Answering a question about the current state of Holocaust education in the United States, an English teacher at an elementary school in the Philadelphia suburb of Kensington, Pennsylvania, said that she and her colleagues had spent the past few years working to educate their students about the horrors of the Holocaust, but that they had yet to teach them how to recognize and process the genocide.
“We haven’t had a Holocaust curriculum in the schools for a while, but I’m hoping that with this program, that we’ll be able to bring that to life,” said the teacher, who requested anonymity out of fear of retaliation.
“It’s really important that we have a Holocaust-education curriculum that will allow our kids to understand that it’s not a fairy tale.”
The teacher’s daughter, a Holocaust survivor, was shocked when she heard that the school district had decided to fund the program, saying that it was a sad statement that it would fund a Holocaust education program for children at a public school, but it was important that the program was done.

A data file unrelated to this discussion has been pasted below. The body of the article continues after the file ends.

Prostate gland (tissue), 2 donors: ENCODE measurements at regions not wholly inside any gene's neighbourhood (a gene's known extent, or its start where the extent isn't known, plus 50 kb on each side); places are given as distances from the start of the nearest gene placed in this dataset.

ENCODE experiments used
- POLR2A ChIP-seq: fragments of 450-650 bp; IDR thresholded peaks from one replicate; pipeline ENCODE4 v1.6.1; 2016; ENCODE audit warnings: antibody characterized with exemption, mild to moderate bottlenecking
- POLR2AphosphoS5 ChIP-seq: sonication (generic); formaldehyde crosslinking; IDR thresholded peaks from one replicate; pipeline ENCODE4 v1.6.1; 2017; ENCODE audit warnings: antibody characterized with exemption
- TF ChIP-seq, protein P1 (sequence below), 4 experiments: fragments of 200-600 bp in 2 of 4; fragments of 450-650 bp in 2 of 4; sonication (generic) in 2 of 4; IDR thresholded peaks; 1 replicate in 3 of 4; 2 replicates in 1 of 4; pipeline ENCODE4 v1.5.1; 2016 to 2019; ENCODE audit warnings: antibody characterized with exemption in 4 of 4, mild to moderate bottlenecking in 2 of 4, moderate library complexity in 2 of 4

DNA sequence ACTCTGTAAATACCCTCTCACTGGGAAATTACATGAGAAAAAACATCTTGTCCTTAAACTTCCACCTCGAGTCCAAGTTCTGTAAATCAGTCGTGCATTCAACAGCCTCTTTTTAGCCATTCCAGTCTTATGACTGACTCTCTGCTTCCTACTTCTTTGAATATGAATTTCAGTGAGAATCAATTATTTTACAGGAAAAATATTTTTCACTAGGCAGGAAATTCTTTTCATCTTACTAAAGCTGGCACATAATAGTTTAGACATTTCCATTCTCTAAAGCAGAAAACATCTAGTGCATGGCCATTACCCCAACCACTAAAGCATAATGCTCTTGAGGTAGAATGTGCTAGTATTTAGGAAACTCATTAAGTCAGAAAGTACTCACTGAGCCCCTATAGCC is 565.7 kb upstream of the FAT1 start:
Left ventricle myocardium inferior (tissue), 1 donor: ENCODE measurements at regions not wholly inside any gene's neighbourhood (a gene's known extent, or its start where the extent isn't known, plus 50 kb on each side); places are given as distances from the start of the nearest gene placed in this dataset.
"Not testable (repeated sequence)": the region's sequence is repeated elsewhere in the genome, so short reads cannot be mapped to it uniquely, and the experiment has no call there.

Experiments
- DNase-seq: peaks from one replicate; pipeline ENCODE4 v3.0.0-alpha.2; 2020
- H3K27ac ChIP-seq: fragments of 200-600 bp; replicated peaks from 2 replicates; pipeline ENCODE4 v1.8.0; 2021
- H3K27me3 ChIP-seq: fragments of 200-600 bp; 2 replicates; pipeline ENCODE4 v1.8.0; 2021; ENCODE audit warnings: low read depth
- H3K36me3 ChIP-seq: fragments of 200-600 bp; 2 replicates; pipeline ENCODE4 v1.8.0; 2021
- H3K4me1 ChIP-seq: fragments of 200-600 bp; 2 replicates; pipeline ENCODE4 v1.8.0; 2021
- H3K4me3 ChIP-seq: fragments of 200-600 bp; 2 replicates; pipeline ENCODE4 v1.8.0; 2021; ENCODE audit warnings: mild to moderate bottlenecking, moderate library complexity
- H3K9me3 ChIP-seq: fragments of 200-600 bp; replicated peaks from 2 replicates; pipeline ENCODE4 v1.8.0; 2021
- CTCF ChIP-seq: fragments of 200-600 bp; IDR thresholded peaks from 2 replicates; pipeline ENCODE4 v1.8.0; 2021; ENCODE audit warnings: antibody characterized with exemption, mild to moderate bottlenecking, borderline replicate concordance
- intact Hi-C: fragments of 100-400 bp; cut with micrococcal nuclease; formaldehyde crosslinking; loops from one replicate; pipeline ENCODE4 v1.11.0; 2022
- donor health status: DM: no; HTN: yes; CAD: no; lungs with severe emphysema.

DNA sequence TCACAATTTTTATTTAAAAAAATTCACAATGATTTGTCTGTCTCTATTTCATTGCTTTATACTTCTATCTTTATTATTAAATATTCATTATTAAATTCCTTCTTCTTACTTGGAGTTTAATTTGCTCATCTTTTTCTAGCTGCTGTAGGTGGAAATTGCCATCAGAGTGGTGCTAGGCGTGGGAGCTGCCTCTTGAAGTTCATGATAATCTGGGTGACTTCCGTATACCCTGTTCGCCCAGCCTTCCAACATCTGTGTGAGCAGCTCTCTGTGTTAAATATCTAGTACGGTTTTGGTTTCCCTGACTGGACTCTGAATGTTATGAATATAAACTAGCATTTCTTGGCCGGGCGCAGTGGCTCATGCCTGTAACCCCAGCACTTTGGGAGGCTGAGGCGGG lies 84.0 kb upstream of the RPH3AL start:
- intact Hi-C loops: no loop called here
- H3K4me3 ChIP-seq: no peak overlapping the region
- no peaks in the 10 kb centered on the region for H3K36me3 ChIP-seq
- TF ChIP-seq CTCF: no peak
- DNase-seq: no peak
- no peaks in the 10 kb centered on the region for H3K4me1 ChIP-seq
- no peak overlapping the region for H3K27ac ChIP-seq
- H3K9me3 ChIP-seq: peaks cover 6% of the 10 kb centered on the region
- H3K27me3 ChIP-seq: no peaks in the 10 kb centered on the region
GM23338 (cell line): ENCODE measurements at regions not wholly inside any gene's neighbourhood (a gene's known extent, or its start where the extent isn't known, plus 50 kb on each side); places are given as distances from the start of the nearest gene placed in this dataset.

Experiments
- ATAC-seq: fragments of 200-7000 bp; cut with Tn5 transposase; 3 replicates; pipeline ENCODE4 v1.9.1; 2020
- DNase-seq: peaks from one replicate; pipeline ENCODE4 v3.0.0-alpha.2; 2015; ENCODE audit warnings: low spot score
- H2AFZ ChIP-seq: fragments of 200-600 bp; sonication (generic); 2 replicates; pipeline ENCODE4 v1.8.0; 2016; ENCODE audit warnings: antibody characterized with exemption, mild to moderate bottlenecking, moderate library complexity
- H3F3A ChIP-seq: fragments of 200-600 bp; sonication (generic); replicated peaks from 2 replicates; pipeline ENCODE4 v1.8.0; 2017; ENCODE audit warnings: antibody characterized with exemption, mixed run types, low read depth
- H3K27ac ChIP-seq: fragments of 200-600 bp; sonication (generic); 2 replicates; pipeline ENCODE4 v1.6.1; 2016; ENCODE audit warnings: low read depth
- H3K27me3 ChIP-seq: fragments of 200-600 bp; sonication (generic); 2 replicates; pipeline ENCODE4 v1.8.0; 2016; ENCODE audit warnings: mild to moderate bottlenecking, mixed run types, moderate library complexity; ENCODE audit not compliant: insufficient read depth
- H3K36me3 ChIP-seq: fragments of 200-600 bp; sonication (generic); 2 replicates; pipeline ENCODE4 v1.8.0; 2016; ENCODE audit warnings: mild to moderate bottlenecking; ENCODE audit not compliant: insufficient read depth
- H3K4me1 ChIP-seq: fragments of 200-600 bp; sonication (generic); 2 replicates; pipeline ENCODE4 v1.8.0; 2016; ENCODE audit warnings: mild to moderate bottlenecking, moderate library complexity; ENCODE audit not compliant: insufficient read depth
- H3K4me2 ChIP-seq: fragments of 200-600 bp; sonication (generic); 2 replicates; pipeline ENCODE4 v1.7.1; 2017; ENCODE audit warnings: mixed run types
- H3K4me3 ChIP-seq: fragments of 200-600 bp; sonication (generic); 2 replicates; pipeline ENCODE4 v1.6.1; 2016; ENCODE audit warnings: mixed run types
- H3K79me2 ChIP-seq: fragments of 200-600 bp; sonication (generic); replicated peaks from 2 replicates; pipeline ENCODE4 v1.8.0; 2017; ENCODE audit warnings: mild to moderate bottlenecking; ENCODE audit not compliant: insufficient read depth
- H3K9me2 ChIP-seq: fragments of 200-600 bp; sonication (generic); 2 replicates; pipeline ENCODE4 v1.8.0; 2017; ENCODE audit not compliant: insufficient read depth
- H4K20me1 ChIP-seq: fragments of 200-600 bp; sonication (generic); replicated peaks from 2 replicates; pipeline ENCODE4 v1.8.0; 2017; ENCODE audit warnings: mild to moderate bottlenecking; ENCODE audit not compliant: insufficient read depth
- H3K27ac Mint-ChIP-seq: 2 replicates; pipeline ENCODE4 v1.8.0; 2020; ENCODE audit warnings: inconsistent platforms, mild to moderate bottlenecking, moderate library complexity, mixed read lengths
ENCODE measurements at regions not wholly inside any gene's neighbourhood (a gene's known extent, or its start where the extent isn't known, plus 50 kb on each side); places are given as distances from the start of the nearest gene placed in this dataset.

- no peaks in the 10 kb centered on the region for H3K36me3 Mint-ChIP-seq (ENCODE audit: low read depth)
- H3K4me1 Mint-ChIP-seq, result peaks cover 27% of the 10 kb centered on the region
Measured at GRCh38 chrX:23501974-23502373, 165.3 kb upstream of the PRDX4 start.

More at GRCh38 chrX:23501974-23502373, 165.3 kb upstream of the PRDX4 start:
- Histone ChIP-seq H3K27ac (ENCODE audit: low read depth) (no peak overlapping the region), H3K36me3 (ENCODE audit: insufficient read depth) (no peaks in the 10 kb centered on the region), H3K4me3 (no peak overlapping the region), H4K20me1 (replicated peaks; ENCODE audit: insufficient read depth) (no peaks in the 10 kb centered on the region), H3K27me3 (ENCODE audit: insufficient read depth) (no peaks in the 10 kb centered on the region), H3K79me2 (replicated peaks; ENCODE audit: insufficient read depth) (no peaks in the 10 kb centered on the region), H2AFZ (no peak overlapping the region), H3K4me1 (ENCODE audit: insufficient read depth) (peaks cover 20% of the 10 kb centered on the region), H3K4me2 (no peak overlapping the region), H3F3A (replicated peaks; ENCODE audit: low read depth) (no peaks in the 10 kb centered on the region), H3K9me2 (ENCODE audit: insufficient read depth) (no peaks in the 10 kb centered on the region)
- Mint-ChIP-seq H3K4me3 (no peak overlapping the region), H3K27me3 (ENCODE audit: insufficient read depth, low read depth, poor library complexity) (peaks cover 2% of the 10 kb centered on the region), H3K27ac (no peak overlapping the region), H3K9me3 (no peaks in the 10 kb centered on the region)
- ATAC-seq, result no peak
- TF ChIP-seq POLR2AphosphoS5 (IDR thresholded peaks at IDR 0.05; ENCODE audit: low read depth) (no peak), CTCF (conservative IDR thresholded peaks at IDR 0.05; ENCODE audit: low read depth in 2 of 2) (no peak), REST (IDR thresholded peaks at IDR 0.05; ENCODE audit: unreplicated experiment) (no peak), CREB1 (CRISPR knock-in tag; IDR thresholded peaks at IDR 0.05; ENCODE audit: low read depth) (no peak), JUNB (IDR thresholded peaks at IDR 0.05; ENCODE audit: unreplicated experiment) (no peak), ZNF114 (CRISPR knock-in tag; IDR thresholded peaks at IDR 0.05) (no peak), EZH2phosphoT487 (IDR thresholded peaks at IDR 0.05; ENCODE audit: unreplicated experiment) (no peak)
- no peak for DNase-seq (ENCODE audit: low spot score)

“I don’t think anyone needs to be taught about the holocaust or know the history of this country,” said Paige Pohl, who is also a Holocaust educator at a high school in Kensington.
“A lot of people know about it, but not a lot of know the story behind it.”
While there are some good reasons to teach students about and celebrate the Holocaust in school, Pohl said that the fact that the Holocaust is still not on the curriculum in most places does not make it right.
“If we don’t teach the Holocaust history, and we don